June 19, 2012
As ordered reported by the House Committee on Financial Services on May 31, 2012
H.R. 3128 would allow a depository institution holding company to use one of two reporting dates to determine whether it must phase out the use of certain financial instruments as regulatory capital. CBO estimates that enacting the legislation would not affect direct spending or revenues; therefore, pay-as-you-go procedures do not apply.
Under current law, certain depository institution holding companies must phase out the use of previously issued, trust-preferred securities (preferred stock issued by a wholly owned trust subsidy of a company; also known as TruPS) as tier 1 capital for regulatory purposes. Tier 1 capital is a measure used by regulators to gauge a bank’s financial strength. Smaller institutions (defined as those with less than $15 billion in total consolidated assets as of December 31, 2009) may continue to use TruPS issued before May 19, 2010, to meet capital requirements.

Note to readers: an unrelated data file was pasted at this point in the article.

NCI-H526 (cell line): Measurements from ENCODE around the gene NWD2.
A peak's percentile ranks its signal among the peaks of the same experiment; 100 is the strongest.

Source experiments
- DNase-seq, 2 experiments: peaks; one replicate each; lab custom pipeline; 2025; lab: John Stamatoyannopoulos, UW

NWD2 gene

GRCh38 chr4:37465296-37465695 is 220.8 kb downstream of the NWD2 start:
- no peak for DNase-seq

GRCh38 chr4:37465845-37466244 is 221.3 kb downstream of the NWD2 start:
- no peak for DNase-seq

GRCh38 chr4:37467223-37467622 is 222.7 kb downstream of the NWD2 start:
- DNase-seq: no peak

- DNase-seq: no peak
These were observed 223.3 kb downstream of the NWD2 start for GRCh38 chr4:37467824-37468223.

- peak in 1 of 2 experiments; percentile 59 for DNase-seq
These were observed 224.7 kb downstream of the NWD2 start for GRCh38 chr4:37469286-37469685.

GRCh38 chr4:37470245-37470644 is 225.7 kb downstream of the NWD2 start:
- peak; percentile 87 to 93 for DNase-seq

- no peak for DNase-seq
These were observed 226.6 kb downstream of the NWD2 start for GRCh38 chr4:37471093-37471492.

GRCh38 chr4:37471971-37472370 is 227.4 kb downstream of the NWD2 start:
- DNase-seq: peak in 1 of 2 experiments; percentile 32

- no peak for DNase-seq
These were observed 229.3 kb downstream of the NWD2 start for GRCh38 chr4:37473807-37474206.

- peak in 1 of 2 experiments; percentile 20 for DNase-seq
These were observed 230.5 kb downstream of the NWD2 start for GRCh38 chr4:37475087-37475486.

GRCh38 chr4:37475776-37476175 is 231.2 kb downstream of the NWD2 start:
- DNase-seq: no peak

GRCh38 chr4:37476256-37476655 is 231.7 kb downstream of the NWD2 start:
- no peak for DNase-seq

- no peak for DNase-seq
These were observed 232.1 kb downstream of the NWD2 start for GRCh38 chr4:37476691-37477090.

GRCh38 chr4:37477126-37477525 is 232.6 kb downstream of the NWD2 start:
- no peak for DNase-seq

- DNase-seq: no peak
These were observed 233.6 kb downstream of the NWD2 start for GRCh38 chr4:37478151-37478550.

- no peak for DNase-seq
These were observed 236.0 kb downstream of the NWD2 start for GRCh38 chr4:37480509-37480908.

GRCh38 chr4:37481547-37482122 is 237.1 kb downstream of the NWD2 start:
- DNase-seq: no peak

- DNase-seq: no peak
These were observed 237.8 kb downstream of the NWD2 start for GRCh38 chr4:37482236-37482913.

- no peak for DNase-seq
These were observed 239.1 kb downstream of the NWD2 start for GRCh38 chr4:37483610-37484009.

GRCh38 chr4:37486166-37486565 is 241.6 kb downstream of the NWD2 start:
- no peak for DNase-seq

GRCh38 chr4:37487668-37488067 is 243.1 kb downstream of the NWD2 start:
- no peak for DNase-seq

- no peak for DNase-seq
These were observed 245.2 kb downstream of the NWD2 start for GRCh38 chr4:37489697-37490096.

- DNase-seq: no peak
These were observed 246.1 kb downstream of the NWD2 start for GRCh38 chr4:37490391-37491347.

H.R. 3128 would expand the definition of a small institution, for purposes of this exemption, to include depository institution holding companies with total consolidated assets of less than $15 billion as reported on either December 31, 2009, or March 30, 2010. CBO estimates that the expanded definition would allow TruPS issued by one institution to count as tier 1 capital that would not otherwise qualify under current law. As a result, that institution may reduce other types of tier 1 capital that would be more flexible if its capital position were to deteriorate; however, CBO does not expect any significant effect on either the institution’s probability of failure or assistance provided by the federal government. As such, CBO estimates no effect on the federal budget over the next 10 years.
H.R. 3128 contains no intergovernmental or private-sector mandates as defined in the Unfunded Mandates Reform Act and would not affect the budgets of state, local, or tribal governments.